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left obverse and right reverse of the silver denarius from Rome, dated 113-112 BC. Source: American Numismatic Society

Coin Reveals Ancient Rome’s Fight Against Voter Intimidation

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David B. Hollander/The Conversation

This silver denarius, minted over 2,000 years ago, is hardly the most attractive Roman coin. And yet, the coin is vital evidence for the early stages of a political struggle that culminated in Caesar’s assassination and the fall of the Roman Republic.

I first encountered this coin while studying Roman history in graduate school. Its unusual design gave me pause – this one depicted figures walking across a narrow bridge and dropping something into a box. I moved on after learning it depicted voting, reasoning that Roman mint officials occasionally made idiosyncratic choices.

But as voting access evolves in the U.S., the political importance of this centuries-old coin seems more compelling. It turns out that efforts to regulate voting access go way back.

Roman Voting

Voting was a core feature of the Roman Republic and a regular activity for politically active citizensMen, and only men, could vote in multiple elections and legislative assemblies each year. So why would P. Licinius Nerva, the official responsible for this coin, choose to depict such a banal activity?

The answer lies in voting procedures that sometimes heavily favored elites.

The Roman Forum was a common site of political activities. (BeBo86/CC BY-SA 3.0)

The Roman Forum was a common site of political activities. (BeBo86/CC BY-SA 3.0)

In the comitia centuriata, the assembly that elected Rome’s chief magistrates, each citizen was a member of a voting unit based on wealth. Unit members voted to decide which candidates they collectively supported, like U.S. presidential elections where it’s not the popular vote but the number of Electoral College votes that determines the winner.

The wealthiest Romans controlled more than half of the voting units in this assembly. The poorest citizens had just one voting unit; since they voted last, and only during uncertain outcomes, they might not vote at all.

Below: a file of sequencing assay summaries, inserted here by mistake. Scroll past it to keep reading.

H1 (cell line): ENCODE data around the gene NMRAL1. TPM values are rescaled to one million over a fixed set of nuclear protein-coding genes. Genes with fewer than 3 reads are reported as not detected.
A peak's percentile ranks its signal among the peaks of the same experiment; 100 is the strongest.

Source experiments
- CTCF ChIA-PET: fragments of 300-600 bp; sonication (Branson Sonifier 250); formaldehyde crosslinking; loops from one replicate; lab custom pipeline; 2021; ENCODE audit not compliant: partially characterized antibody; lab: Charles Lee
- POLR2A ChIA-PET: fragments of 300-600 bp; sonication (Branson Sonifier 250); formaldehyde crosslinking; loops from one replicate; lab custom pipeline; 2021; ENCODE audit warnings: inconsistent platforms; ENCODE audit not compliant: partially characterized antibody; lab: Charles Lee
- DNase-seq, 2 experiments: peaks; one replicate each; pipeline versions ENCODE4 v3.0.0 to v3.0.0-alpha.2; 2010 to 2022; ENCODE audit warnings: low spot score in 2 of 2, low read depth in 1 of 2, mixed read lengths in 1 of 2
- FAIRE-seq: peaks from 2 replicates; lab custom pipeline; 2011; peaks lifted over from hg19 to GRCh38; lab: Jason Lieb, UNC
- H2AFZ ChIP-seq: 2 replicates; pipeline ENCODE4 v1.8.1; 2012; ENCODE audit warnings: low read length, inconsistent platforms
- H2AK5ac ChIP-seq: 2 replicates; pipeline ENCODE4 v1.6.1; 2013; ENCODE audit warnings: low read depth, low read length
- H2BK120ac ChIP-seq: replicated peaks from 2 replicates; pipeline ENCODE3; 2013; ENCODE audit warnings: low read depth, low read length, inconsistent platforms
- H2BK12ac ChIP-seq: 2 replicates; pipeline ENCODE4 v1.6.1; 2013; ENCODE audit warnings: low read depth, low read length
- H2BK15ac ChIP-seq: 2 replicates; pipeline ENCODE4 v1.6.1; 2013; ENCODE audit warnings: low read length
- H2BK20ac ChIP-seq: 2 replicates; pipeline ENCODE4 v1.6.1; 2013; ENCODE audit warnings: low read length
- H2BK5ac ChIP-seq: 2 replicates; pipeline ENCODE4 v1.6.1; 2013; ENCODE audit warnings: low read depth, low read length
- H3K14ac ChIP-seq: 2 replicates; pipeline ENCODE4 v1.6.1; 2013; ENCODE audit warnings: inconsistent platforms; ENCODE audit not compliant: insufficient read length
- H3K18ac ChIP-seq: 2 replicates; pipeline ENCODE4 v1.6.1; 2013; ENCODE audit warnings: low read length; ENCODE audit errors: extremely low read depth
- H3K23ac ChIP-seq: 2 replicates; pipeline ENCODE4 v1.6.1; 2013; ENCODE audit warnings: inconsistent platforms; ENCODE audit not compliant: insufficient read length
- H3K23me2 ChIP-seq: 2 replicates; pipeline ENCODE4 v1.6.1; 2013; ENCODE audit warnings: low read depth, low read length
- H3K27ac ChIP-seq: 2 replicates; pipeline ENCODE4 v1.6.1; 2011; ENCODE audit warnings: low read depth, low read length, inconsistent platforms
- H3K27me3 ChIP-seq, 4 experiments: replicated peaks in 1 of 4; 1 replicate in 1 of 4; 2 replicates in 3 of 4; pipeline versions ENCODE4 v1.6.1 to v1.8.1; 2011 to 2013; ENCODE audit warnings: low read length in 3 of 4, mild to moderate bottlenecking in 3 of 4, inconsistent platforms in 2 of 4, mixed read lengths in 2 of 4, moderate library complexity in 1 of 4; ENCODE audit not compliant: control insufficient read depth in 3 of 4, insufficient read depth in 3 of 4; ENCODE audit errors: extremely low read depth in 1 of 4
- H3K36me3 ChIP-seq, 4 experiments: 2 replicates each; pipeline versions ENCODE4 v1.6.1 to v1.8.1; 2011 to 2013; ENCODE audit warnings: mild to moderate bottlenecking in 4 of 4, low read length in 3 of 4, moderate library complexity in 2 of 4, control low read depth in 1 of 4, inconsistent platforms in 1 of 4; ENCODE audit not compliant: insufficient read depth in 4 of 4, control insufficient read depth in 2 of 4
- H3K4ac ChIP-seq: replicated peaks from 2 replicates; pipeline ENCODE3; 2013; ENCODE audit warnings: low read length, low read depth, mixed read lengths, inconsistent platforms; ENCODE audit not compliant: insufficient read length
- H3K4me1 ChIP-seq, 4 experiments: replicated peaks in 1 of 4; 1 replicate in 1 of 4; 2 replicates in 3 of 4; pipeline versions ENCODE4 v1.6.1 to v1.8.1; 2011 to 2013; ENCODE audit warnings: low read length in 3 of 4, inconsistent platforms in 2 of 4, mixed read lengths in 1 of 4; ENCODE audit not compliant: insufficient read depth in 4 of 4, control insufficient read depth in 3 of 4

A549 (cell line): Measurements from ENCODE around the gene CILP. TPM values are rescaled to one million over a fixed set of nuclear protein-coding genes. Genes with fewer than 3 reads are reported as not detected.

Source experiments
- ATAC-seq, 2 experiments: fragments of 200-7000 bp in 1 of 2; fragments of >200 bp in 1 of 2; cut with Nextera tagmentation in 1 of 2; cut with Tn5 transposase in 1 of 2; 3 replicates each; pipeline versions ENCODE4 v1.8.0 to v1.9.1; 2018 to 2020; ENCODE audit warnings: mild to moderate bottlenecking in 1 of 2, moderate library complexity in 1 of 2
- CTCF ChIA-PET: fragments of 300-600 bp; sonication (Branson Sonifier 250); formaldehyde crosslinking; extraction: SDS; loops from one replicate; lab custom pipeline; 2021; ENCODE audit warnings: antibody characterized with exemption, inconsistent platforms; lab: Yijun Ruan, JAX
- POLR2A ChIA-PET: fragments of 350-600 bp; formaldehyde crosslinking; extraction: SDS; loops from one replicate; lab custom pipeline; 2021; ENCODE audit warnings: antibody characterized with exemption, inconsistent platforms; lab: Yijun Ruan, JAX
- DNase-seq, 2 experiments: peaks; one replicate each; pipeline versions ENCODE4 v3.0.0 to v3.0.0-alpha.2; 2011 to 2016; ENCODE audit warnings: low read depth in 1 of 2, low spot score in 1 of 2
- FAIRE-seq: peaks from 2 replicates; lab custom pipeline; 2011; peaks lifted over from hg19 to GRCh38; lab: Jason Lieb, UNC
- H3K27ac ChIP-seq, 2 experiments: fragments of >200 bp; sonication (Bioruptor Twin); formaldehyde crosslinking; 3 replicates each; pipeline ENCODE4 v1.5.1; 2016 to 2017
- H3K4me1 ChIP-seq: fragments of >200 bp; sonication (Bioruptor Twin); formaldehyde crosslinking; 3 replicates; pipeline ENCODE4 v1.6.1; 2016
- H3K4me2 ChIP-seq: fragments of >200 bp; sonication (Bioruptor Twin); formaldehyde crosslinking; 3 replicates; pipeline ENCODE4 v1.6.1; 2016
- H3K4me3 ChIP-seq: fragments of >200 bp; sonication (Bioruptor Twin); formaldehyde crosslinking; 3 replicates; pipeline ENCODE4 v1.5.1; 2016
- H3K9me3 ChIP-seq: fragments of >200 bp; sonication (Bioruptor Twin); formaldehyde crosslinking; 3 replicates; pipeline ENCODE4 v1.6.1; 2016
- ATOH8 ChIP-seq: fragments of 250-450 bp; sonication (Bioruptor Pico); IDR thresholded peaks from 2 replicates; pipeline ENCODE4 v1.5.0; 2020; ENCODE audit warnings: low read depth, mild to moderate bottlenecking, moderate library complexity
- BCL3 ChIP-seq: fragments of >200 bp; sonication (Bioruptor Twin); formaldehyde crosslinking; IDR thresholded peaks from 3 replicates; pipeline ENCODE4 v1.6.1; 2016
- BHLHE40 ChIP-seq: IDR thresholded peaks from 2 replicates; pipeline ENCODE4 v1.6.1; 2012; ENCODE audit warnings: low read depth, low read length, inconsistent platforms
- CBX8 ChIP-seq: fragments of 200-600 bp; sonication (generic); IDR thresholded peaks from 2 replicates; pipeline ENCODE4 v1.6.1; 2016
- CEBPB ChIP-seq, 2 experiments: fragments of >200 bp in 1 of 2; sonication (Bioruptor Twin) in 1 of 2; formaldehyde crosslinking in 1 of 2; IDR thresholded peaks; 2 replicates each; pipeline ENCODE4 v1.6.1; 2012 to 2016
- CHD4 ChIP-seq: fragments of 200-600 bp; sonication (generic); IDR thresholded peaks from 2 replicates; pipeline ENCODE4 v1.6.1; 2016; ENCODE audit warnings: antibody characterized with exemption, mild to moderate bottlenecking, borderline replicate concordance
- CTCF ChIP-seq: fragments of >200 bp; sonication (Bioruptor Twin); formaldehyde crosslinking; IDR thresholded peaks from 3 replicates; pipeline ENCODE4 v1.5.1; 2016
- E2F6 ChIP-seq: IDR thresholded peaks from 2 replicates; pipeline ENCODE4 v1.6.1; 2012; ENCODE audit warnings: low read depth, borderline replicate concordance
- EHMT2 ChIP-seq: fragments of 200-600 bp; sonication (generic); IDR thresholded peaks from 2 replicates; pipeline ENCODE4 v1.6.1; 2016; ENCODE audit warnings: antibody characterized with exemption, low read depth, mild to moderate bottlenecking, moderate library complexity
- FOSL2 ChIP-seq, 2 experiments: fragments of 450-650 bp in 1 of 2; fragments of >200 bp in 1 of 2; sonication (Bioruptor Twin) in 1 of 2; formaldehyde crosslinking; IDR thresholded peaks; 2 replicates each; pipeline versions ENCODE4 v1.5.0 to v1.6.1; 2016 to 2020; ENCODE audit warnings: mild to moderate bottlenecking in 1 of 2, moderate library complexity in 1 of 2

Furthermore, citizens voted orally and openly. Elites could directly observe and potentially intimidate poorer voters.

Regulating Roman Electioneering

That all began to change in 139 BC when the Roman politician Aulus Gabinius passed a law mandating written ballots for elections. Two further laws, both passed in the 130s, extended the use of written ballots to legislative voting and most trial juries.

These written ballots made it more difficult for elites to influence voting but not impossible. Each unit formed its own line leading to a bridge where voters received ballots to mark and place in a basket. Elites could station themselves or their allies on the bridge to encourage people to vote the “right” way.

The reverse of Nerva’s coin depicts the reception and deposit of the ballot, the first and last moments of a voter’s time on the bridge. The absence of nonvoter figures on the coin, apart from a poll worker, is key to understanding its message.

Reverse of a Roman silver coin minted by P. Nerva, circa 113 BC. (American Numismatic Society)

Reverse of a Roman silver coin minted by P. Nerva, circa 113 BC. (American Numismatic Society)

In 119 BC, a young politician named Gaius Marius passed a law that narrowed voting bridge widths, allowing voters to mark their ballots without elites looking over their shoulders. Nerva’s coin, minted six or seven years later, almost certainly refers back to this law. By showing only voters on the bridge, Nerva was celebrating an important voting rights victory and announcing his allegiance to Marius.

The aristocrats never managed to repeal the voting laws and were still grumbling about them even as the Republic collapsed.

The long Roman struggle over voting procedures provides a useful and perhaps even comforting reminder. Changing state voting laws and election lawsuits are nothing new. The fight over voter access to the ballot is an inevitable side effect of democracy.

Top image: left obverse and right reverse of the silver denarius from Rome, dated 113-112 BC. Source: American Numismatic Society

This article was originally published under the title ‘Ancient Rome successfully fought against voter intimidation − a political story told on a coin that resonates today’ by David B. Hollander on The Conversation, and has been republished under a Creative Commons License.

 

Comments

The election standover tactics of the old Roman elites have no place in modern Western democracy.

That's merely because mind control is far more effective. Many Americans think that Donald Trump was the victim of electoral fraud in 2020. This is what they're encouraged to think.

The true victims of the electoral fraud were the US citizenry. Trump was complicit in his own 'losing'. However, as many Americans believe otherwise, they shall 'elect' him again later this year.

The awful reality is that democracy is a sham. In a two-party system, one only needs to control both parties to control the whole process and the modern neo-Roman and neo-Babylonian elites control far more than that. They make Machiavelli's writings look like those of a Sunday School teacher.

Such is a confronting truth, though; too confronting for most to bear.

It's odd how The Conversation can write about voting security in Ancient Rome, but cannot seem to write about the obvious fraud in the last US Presidential election, where access to ballots was anything but secure.

Modern democracy is not secure because politicians, like Trump and Biden, and media like The Conversation, are all on the same side, however much pretence otherwise there may be.

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